With help from people in business, real estate, and local government, the video provides answers on how to leverage Economic Development resources in your community.
The video was created by Silicon Valley Economic Development Alliance.Read less x
You may recall a recent post from Bruce Katz and Kelly Kline analyzing the Innovation District prototype, and how it relates to advanced manufacturing districts such as Fremont and Sheffield, England. The resounding conclusion was that “there is a strong…
You may recall a recent post from Bruce Katz and Kelly Kline analyzing the Innovation District prototype, and how it relates to advanced manufacturing districts such as Fremont and Sheffield, England. The resounding conclusion was that “there is a strong base for a globally significant innovation economy and a strong rationale for spatially organizing that economy in ways that recognize the common attributes of innovation districts—integration, proximity, density, connectivity, and quality place-making.” Katz and Kline have expanded on this analysis, further fueled by the “Internet of things” (IOT), in a piece originally posted on the Fortune Magazine website on July 21, 2015.
Fremont, California is reinventing what it means to live in a factory town, and the electric car giant has joined in what could be a new era of U.S. manufacturing.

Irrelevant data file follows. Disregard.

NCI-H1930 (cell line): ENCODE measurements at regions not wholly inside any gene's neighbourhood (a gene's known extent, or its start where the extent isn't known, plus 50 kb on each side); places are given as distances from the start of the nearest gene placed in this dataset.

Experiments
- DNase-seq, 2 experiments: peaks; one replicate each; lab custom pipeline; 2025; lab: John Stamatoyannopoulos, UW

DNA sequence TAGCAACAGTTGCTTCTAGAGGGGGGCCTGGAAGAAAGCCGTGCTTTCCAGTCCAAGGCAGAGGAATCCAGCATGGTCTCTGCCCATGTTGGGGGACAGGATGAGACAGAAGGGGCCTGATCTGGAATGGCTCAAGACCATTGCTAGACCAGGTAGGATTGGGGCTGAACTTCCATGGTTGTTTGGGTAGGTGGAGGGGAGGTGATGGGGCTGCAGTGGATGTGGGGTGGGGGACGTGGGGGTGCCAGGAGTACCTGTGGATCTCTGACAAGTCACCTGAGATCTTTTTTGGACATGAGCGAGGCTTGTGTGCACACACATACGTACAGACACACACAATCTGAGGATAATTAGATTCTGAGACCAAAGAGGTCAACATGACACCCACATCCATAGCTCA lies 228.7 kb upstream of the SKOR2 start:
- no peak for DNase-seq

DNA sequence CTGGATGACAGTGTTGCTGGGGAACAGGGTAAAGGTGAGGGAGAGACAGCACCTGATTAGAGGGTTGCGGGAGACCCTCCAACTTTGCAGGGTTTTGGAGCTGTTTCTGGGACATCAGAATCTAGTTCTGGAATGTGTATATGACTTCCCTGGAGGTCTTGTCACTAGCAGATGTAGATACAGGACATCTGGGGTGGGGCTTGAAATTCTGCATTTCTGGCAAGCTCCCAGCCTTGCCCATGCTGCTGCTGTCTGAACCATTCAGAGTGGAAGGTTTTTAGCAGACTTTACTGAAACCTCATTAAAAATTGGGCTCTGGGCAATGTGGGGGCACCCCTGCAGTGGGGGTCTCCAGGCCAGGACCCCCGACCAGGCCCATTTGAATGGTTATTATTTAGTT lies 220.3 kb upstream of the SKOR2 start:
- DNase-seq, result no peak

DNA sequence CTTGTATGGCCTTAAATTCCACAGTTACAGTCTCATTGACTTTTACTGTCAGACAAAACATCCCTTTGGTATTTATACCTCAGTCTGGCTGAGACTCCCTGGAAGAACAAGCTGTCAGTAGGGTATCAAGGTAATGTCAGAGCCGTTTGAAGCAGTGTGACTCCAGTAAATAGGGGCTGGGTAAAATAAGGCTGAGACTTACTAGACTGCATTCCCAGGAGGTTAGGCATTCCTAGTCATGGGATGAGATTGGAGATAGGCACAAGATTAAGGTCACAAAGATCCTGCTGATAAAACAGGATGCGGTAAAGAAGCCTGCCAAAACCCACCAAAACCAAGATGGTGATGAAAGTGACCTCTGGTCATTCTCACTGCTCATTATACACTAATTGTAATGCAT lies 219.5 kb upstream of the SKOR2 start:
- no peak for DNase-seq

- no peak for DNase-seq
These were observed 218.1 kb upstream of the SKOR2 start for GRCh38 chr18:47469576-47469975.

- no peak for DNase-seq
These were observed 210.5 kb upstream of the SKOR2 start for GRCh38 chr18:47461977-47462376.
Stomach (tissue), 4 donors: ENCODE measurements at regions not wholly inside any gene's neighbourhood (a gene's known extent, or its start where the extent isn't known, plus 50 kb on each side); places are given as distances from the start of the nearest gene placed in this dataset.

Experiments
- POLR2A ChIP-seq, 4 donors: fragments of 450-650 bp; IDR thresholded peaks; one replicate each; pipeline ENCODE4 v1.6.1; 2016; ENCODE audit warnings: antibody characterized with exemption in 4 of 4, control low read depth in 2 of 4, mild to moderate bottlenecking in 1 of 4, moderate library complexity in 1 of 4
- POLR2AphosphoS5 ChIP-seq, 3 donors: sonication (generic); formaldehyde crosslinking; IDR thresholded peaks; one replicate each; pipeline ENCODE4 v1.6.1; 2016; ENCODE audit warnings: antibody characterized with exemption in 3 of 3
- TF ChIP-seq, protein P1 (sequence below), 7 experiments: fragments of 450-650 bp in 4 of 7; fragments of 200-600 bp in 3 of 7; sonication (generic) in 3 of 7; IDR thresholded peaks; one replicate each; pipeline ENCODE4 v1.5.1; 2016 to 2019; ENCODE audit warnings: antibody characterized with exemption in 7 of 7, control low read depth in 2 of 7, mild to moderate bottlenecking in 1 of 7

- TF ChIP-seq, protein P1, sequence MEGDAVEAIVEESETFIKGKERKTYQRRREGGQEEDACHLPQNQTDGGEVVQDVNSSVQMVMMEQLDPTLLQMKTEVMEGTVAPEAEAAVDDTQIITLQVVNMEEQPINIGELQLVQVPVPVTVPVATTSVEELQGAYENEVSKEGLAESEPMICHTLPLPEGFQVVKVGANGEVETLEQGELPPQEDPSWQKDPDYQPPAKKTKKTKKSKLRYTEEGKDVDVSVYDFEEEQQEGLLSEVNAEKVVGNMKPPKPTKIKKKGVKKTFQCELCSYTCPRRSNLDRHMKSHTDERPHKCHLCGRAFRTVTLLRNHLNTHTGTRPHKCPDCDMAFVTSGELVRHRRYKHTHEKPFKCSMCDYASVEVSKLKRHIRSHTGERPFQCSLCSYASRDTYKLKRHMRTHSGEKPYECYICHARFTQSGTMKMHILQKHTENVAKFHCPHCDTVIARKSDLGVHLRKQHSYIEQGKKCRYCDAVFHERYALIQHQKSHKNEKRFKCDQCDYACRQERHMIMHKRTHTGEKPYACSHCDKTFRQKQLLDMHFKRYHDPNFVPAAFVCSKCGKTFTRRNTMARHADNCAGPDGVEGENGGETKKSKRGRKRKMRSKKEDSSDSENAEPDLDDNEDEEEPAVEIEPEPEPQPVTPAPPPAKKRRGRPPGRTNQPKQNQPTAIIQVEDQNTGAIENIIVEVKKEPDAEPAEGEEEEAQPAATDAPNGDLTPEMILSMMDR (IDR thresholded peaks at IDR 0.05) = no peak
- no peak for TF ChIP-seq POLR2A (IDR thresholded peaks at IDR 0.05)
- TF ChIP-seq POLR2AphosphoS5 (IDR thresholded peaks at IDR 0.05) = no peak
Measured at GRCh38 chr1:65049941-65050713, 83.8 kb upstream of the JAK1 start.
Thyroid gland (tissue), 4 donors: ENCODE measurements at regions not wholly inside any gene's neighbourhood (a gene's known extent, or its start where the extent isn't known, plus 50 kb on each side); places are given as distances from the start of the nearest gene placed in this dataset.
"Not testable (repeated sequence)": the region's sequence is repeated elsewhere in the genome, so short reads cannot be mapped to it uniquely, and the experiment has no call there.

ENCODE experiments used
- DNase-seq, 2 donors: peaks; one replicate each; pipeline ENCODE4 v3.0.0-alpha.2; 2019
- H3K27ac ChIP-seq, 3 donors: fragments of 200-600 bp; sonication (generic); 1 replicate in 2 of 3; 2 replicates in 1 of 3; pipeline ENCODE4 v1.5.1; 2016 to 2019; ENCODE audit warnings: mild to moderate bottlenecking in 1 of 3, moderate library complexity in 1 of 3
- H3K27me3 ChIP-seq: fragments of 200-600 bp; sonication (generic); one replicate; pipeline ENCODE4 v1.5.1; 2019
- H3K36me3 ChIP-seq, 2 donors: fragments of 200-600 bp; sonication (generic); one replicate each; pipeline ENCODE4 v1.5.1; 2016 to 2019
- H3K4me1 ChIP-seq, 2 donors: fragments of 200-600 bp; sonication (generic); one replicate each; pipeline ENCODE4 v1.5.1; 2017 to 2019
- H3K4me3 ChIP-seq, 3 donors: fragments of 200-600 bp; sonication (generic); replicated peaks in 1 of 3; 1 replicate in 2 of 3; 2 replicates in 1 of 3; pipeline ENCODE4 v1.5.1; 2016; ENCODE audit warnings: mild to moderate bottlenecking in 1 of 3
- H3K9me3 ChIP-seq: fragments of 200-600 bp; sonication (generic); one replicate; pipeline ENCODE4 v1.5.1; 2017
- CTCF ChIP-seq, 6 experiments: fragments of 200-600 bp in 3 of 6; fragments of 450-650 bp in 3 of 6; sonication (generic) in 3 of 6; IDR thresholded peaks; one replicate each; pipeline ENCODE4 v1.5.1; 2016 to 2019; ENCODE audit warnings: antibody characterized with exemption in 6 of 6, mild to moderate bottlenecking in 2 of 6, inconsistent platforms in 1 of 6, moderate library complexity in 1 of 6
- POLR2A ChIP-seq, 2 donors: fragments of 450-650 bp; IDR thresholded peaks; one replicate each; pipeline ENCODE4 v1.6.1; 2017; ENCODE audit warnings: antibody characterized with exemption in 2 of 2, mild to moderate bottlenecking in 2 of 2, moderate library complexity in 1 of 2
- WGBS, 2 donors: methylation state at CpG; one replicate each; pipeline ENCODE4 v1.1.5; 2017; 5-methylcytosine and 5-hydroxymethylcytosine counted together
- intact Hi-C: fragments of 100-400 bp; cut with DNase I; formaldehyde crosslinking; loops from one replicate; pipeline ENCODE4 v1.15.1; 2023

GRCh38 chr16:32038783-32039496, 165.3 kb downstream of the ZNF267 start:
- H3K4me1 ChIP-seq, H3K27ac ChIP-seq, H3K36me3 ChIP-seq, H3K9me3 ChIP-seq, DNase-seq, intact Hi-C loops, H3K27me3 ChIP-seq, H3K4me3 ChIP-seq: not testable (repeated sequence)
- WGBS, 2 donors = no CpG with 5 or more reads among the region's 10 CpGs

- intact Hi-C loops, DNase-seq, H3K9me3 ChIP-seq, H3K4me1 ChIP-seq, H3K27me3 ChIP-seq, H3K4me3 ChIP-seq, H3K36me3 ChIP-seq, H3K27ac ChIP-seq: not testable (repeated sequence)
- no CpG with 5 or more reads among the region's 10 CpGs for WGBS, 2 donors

Manufacturing may conjure up images of smokestacks and smelters, but two former industrial towns are seeking to change what it means—and what it looks like—to make things. By locating large companies near small entrepreneurs, research scientists, and young apprentices, Fremont, Calif. and the Sheffield urban area in the U.K. are embracing the innovation district—new industrial neighborhoods that harness the latest ideas in technology and place-making. The result is smarter products for the global market and the ability to keep and grow manufacturing close to home.
Innovation districts mix corporations, start-up ventures, and advanced research institutions in dense urban areas rich with housing, public transit, and amenities. Think Kendall Square in Cambridge, Mass., University City in Philadelphia, or the new urban vision for Research Triangle Park outside Raleigh-Durham, N.C. Innovation districts cater to high-value research as well as creative endeavors such as industrial design and architecture. Companies benefit from their close proximity to universities and the talented workers and research ideas these anchor institutions generate.